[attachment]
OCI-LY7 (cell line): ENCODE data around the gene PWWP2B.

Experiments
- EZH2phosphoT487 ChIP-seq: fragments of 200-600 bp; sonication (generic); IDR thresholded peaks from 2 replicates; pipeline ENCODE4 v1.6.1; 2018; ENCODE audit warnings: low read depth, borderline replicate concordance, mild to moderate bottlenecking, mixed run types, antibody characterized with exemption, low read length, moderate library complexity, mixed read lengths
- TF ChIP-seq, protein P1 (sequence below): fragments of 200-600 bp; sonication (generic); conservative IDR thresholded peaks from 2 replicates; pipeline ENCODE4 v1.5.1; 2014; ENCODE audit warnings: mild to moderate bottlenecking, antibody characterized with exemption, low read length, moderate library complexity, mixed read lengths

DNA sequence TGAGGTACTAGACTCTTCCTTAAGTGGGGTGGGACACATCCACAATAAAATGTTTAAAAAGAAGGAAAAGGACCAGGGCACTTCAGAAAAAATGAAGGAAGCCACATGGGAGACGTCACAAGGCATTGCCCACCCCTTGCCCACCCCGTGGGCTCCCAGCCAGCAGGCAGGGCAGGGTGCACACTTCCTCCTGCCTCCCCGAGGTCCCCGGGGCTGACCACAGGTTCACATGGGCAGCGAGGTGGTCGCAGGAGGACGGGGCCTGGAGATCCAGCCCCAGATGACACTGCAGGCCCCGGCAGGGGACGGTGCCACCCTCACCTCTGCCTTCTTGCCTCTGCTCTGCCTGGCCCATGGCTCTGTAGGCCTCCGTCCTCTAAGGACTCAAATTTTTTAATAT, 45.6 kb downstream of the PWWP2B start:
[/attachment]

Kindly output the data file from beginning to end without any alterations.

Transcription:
OCI-LY7 (cell line): ENCODE data around the gene PWWP2B.

Experiments
- EZH2phosphoT487 ChIP-seq: fragments of 200-600 bp; sonication (generic); IDR thresholded peaks from 2 replicates; pipeline ENCODE4 v1.6.1; 2018; ENCODE audit warnings: low read depth, borderline replicate concordance, mild to moderate bottlenecking, mixed run types, antibody characterized with exemption, low read length, moderate library complexity, mixed read lengths
- TF ChIP-seq, protein P1 (sequence below): fragments of 200-600 bp; sonication (generic); conservative IDR thresholded peaks from 2 replicates; pipeline ENCODE4 v1.5.1; 2014; ENCODE audit warnings: mild to moderate bottlenecking, antibody characterized with exemption, low read length, moderate library complexity, mixed read lengths

DNA sequence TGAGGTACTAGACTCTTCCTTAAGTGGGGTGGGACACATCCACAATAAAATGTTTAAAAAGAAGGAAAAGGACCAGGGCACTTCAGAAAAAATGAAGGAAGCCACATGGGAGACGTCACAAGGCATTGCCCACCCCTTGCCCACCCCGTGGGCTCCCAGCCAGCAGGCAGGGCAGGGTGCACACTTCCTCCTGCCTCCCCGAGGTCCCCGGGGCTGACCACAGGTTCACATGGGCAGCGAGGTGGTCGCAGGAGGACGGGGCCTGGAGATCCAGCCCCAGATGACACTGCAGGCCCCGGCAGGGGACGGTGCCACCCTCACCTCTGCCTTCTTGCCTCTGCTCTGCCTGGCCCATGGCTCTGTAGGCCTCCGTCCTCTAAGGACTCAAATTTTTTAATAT, 45.6 kb downstream of the PWWP2B start: